Preventing falls is a top priority to keep older people healthy and mobile. Over one-third of all community-dwelling people over the age of 65 fall every year, and that rate increases with age.
At that age, falling isn’t just a matter of getting up again and going about your day. The older you are, the higher the risk of an injury that could lead to immobility, a lower quality of life, and even an early death. In addition, even if you don’t physically hurt yourself, the fear of falling again can prevent you from moving about as much as you should. This too can cause health problems and reduced physical function through muscle disuse by fear.
Exercise is an important way to prevent falling by strengthening muscles and improving balance. This is demonstrated in a new and extensive Cochrane review, assessing the effects of exercise interventions for preventing falls in the elderly.
Preventing Falls by Exercising
The researchers reviewed close to 60 randomized controlled trials with a total number of almost 13,000 participants. The results showed that participating in regular exercise reduced the number of falls by almost one quarter. Twenty-three percent, to be precise. This means that if there are 850 falls in 1,000 elderly during a year, exercise can prevent 195 of these.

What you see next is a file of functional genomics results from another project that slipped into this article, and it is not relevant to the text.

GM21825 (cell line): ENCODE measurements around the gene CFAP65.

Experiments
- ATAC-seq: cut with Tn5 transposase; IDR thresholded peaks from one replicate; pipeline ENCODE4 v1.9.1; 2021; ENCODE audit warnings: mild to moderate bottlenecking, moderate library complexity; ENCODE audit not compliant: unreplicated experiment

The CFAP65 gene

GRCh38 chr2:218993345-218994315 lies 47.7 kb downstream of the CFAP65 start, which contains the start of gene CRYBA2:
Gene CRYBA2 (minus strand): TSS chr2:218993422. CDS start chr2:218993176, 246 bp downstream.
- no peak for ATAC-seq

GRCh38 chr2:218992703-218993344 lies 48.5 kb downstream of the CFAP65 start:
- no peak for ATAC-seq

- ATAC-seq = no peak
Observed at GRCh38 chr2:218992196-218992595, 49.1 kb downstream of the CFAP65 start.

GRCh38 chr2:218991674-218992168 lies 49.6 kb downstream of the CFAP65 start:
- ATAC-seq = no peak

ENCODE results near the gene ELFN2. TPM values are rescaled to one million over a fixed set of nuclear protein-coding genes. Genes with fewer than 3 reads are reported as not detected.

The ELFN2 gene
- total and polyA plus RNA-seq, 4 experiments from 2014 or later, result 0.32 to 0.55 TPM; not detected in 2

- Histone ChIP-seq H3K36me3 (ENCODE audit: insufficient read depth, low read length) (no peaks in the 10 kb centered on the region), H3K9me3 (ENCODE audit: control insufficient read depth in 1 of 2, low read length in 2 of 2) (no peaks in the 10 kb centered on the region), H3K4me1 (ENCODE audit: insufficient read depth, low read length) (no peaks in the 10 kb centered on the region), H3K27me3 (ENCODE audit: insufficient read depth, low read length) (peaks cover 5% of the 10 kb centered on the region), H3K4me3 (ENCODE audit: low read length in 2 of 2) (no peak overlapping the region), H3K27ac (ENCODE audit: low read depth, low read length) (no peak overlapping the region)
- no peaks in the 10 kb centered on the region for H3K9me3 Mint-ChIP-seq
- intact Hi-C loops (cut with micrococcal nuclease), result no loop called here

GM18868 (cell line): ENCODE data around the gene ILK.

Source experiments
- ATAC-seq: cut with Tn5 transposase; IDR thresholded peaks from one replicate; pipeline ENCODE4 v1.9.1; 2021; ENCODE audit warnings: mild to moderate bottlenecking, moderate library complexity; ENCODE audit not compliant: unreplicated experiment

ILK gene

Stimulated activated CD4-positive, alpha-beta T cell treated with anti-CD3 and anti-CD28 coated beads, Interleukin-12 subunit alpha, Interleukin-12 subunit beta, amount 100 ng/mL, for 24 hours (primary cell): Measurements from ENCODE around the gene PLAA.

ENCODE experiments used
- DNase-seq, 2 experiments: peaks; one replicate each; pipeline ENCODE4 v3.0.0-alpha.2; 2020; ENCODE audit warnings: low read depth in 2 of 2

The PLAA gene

In addition, the researchers looked at the effects of specific types of exercise. Balance and control exercises reduced the risk of falling by 24%.
These numbers are backed by high-certainty evidence from a large number of quality studies.
Including multiple different types of exercise in the training program, like balance training plus strength training, probably reduced the risk by a whopping 34%. Probably, because the evidence here is of moderate certainty. Still, it was based on 11 studies with more than 1,300 participants.
This review provides high-certainty evidence that regular exercise can greatly reduce the number of falls in the elderly. Having strong muscles become more and more important the older you get. In fact, it can be the difference between healthy aging and disability.